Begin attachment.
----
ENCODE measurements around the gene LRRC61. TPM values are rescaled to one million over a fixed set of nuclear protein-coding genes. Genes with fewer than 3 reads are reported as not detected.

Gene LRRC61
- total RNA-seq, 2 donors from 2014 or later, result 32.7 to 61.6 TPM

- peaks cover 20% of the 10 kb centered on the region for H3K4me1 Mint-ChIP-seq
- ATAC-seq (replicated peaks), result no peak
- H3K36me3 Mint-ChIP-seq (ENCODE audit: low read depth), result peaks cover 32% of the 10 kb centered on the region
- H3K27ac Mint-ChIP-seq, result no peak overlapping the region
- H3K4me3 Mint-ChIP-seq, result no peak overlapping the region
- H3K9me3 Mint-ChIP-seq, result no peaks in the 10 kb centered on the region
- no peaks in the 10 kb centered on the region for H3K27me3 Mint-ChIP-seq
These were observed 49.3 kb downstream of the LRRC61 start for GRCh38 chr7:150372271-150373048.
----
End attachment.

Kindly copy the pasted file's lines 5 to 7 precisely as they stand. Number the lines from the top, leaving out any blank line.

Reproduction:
- ATAC-seq (replicated peaks), result no peak
- H3K36me3 Mint-ChIP-seq (ENCODE audit: low read depth), result peaks cover 32% of the 10 kb centered on the region
- H3K27ac Mint-ChIP-seq, result no peak overlapping the region